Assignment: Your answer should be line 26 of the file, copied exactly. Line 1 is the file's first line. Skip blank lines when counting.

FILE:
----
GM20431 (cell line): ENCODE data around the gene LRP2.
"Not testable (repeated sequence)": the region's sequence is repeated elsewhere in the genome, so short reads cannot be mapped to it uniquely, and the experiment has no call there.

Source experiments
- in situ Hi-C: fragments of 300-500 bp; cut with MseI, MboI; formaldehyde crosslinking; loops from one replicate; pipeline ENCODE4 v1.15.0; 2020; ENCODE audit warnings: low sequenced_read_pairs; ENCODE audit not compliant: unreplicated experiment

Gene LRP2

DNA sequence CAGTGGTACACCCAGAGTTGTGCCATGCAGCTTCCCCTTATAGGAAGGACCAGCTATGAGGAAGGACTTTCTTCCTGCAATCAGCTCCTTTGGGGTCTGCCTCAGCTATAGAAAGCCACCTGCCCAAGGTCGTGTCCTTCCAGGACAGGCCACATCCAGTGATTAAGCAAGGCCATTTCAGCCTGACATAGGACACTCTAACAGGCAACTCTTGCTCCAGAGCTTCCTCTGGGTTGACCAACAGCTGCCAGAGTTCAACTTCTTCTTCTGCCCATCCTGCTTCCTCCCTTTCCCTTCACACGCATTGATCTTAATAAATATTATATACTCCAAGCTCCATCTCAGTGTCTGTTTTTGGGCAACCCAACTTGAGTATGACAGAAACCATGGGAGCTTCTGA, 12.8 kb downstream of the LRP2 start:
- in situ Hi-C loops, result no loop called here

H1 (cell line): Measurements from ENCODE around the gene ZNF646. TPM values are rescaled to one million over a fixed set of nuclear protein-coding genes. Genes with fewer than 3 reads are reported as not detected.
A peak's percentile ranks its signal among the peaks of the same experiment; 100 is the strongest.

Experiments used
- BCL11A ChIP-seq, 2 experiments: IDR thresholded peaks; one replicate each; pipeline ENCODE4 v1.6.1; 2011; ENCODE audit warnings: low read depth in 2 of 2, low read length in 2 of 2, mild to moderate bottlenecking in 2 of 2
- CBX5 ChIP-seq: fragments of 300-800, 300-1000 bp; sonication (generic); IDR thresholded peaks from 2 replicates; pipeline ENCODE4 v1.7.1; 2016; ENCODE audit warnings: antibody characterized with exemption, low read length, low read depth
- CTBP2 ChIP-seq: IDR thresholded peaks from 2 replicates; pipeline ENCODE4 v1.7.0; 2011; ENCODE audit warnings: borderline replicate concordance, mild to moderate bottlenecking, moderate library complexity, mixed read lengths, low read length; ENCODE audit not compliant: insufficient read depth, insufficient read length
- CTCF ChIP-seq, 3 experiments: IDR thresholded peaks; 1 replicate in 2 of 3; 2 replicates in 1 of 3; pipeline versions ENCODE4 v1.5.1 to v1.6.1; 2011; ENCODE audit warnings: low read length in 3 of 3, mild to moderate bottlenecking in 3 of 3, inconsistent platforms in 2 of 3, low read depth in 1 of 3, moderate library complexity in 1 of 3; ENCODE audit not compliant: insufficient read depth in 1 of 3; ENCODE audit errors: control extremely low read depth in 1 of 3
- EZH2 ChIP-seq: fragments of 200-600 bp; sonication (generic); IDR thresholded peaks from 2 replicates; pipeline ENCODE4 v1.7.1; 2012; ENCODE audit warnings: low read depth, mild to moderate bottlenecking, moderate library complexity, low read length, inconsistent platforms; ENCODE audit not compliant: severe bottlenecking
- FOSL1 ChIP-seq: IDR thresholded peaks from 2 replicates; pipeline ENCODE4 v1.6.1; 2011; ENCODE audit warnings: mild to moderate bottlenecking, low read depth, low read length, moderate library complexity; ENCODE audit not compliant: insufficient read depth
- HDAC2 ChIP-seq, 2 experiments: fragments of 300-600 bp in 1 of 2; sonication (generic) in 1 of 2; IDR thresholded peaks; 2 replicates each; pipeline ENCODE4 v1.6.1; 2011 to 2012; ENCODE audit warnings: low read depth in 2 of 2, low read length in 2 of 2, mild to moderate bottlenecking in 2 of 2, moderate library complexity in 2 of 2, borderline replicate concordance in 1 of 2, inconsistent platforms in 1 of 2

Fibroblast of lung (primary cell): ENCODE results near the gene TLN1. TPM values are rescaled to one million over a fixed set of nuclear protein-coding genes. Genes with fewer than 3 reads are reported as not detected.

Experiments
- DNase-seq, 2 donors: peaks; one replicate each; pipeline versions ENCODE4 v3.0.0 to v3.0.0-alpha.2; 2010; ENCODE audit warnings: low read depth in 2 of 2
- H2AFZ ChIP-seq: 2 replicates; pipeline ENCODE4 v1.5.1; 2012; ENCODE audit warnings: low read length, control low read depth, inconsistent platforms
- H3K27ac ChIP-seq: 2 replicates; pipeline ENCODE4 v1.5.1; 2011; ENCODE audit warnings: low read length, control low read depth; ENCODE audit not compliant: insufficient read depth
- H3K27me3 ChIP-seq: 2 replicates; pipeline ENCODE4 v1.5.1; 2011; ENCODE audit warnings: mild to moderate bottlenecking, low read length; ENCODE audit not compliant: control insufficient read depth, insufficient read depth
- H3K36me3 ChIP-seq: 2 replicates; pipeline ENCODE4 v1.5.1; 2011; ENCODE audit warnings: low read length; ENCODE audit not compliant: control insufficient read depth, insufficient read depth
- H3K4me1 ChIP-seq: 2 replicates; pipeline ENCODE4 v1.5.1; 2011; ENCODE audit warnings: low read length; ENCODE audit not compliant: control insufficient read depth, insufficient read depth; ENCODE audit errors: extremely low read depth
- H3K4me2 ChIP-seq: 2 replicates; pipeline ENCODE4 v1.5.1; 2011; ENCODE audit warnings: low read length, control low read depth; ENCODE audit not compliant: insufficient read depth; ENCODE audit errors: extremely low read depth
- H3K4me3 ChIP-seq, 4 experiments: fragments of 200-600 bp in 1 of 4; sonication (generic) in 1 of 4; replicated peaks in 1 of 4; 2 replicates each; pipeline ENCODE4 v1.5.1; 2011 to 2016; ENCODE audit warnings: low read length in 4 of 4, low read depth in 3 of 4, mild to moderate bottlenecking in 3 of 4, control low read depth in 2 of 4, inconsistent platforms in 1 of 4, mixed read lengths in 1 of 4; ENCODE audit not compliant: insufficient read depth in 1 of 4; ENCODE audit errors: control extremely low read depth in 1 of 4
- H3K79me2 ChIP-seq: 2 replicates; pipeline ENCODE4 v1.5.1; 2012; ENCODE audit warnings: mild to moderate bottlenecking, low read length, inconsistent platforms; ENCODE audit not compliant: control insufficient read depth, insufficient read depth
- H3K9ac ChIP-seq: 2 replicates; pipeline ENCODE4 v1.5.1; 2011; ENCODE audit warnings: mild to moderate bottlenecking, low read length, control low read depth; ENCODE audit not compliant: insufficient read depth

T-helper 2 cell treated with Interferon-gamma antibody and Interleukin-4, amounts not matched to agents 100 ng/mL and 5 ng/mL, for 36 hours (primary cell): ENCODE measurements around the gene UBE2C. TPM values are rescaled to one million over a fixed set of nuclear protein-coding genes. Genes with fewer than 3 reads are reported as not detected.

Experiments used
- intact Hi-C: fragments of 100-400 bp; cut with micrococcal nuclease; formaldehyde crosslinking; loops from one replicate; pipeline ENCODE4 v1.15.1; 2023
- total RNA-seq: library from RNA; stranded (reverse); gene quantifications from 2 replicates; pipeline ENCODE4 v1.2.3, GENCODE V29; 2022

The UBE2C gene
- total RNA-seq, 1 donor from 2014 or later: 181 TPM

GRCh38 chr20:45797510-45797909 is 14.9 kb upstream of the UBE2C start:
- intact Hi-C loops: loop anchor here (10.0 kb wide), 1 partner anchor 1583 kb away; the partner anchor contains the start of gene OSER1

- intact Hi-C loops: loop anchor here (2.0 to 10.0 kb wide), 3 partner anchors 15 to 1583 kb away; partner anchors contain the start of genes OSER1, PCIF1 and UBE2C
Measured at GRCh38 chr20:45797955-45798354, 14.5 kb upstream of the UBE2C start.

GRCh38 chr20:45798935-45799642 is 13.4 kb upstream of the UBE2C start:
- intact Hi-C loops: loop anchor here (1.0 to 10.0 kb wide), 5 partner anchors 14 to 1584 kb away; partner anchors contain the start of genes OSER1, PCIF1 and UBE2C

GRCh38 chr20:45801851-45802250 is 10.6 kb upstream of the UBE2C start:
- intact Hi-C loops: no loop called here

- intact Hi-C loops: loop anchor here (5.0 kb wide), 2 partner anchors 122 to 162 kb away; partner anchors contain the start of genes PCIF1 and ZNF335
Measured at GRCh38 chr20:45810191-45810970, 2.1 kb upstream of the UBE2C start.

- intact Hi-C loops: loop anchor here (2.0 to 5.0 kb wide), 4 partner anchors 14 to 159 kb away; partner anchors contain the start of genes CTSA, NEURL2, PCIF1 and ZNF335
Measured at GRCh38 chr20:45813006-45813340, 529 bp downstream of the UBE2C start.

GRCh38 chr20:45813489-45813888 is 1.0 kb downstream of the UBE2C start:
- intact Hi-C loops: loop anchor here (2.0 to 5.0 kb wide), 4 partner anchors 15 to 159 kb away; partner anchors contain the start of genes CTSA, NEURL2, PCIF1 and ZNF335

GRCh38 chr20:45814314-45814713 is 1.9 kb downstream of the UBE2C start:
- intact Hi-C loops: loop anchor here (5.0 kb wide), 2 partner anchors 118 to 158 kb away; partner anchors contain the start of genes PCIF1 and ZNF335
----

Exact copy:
- H3K4me2 ChIP-seq: 2 replicates; pipeline ENCODE4 v1.5.1; 2011; ENCODE audit warnings: low read length, control low read depth; ENCODE audit not compliant: insufficient read depth; ENCODE audit errors: extremely low read depth